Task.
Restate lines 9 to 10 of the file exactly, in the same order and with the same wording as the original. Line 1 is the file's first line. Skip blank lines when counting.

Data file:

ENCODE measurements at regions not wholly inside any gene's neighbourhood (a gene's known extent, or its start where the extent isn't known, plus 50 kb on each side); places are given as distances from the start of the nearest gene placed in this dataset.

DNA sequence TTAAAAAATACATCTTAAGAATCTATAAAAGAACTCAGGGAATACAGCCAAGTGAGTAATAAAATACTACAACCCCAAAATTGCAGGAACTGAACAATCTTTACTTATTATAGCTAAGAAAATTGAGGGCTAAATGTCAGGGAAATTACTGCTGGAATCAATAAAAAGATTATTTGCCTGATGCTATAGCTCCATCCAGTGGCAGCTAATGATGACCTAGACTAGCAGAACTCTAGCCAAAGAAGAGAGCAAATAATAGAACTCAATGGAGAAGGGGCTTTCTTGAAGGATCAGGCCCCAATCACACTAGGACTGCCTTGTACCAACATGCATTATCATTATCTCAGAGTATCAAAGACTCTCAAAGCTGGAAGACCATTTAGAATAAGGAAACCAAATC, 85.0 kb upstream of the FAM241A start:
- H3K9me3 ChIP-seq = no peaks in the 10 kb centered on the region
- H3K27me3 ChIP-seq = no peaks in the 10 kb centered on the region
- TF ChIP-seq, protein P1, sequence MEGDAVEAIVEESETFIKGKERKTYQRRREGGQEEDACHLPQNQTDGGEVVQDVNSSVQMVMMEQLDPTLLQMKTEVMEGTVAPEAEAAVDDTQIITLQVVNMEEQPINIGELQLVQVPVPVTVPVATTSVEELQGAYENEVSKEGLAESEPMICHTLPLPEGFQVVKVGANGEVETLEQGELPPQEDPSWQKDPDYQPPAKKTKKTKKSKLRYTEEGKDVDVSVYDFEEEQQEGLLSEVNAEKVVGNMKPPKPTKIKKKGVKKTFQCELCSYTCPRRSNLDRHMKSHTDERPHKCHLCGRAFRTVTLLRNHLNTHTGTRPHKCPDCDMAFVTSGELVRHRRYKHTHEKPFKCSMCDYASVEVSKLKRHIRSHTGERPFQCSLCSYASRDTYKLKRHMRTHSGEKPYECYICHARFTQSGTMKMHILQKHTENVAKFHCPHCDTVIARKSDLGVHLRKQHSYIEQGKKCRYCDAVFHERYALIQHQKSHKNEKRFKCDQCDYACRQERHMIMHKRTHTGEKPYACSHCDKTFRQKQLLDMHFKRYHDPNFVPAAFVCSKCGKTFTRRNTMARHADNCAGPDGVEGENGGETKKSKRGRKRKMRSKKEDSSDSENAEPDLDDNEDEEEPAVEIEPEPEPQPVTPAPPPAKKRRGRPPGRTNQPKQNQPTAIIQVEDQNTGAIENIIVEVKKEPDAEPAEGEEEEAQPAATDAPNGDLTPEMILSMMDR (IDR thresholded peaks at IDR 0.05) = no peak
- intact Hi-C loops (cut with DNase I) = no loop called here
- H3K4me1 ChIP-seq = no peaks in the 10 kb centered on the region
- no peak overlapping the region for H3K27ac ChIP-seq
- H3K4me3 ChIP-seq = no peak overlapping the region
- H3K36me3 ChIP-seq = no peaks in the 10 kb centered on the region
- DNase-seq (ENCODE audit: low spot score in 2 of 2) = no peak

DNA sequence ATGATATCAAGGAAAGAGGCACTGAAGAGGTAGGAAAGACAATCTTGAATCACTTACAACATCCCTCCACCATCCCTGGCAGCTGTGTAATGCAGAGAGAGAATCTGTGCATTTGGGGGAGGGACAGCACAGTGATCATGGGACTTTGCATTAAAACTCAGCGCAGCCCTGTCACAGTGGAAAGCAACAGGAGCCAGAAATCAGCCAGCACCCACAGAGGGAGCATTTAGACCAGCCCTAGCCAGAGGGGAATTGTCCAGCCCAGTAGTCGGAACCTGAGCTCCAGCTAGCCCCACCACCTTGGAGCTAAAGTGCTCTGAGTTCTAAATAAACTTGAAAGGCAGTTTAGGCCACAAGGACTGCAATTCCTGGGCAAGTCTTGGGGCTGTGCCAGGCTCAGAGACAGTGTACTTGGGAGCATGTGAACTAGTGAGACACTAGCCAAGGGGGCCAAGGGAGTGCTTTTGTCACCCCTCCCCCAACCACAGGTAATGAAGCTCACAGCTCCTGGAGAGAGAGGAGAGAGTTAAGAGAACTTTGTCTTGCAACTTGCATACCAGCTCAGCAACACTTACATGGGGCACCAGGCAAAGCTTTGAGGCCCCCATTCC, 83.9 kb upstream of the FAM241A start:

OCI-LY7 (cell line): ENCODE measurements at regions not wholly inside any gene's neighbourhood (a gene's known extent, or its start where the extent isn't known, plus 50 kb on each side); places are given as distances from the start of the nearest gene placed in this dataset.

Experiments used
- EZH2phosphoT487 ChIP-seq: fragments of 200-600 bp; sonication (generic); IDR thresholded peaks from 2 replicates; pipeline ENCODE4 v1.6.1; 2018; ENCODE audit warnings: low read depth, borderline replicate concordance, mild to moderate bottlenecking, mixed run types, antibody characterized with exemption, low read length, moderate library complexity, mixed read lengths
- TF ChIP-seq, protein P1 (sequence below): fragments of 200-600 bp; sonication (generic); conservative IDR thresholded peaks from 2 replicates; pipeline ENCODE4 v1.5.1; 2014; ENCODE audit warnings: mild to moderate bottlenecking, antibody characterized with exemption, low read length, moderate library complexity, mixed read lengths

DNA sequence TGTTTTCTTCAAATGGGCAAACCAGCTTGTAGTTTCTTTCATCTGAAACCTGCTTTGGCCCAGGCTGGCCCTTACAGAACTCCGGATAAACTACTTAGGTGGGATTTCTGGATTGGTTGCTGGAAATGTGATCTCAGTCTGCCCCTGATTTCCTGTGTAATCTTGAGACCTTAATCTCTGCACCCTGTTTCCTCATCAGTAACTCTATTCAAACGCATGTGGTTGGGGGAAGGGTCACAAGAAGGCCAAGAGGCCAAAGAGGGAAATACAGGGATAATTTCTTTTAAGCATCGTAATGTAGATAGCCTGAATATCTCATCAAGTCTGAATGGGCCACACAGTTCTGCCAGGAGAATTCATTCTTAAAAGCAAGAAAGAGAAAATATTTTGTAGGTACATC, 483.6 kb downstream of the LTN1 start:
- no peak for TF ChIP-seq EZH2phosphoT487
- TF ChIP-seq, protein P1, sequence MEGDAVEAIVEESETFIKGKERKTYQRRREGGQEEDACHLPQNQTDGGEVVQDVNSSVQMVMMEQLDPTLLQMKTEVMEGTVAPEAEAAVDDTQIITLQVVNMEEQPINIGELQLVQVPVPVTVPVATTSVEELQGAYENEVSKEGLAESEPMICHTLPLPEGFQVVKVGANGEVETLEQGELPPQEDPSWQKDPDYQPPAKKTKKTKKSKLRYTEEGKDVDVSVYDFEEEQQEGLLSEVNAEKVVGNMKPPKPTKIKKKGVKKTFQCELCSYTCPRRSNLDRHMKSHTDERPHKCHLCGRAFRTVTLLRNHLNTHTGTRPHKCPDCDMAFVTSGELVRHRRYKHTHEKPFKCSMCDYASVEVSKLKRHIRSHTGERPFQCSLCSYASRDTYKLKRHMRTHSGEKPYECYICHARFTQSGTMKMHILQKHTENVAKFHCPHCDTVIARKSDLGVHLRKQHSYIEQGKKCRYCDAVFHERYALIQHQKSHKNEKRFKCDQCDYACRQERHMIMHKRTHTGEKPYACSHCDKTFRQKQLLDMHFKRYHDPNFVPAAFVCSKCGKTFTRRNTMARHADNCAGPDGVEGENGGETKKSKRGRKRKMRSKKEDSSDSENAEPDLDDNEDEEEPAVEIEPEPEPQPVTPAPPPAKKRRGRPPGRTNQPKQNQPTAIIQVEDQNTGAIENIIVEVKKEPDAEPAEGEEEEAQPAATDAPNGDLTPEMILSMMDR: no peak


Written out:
- H3K4me3 ChIP-seq = no peak overlapping the region
- H3K36me3 ChIP-seq = no peaks in the 10 kb centered on the region